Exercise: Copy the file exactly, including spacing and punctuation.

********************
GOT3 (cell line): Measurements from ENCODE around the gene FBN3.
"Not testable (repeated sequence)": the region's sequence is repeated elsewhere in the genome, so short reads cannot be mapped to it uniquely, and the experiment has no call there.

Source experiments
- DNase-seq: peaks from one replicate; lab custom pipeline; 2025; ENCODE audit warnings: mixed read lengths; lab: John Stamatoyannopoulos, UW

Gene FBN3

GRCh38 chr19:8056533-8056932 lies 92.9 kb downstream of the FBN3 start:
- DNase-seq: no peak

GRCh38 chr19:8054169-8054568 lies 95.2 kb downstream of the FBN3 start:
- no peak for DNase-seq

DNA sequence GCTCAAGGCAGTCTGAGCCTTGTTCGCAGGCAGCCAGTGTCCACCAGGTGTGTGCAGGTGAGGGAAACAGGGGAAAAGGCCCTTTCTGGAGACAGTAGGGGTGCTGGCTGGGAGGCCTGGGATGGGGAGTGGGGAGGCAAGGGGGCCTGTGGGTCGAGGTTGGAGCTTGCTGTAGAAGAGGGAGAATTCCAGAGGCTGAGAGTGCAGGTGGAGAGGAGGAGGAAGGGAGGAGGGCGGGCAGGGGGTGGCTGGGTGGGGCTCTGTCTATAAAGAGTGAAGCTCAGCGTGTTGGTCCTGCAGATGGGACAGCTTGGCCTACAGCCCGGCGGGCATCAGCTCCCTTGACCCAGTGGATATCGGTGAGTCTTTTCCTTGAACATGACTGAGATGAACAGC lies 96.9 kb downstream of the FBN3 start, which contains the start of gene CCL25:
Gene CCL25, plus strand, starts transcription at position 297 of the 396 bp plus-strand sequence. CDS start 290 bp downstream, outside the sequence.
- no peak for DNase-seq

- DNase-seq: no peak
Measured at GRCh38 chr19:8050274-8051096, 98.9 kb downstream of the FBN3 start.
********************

GOT3 (cell line): Measurements from ENCODE around the gene FBN3.
"Not testable (repeated sequence)": the region's sequence is repeated elsewhere in the genome, so short reads cannot be mapped to it uniquely, and the experiment has no call there.

Source experiments
- DNase-seq: peaks from one replicate; lab custom pipeline; 2025; ENCODE audit warnings: mixed read lengths; lab: John Stamatoyannopoulos, UW

Gene FBN3

GRCh38 chr19:8056533-8056932 lies 92.9 kb downstream of the FBN3 start:
- DNase-seq: no peak

GRCh38 chr19:8054169-8054568 lies 95.2 kb downstream of the FBN3 start:
- no peak for DNase-seq

DNA sequence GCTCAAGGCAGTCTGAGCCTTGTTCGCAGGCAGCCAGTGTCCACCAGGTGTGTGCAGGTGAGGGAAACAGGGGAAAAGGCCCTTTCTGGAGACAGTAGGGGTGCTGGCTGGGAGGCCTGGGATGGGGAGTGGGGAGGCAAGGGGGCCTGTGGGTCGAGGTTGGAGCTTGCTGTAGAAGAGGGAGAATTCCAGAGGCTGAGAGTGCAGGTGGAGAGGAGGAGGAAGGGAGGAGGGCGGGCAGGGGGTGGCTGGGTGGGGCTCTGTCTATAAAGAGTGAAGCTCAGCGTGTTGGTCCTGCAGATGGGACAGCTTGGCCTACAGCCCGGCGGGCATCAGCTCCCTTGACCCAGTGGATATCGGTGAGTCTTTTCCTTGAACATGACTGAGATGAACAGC lies 96.9 kb downstream of the FBN3 start, which contains the start of gene CCL25:
Gene CCL25, plus strand, starts transcription at position 297 of the 396 bp plus-strand sequence. CDS start 290 bp downstream, outside the sequence.
- no peak for DNase-seq

- DNase-seq: no peak
Measured at GRCh38 chr19:8050274-8051096, 98.9 kb downstream of the FBN3 start.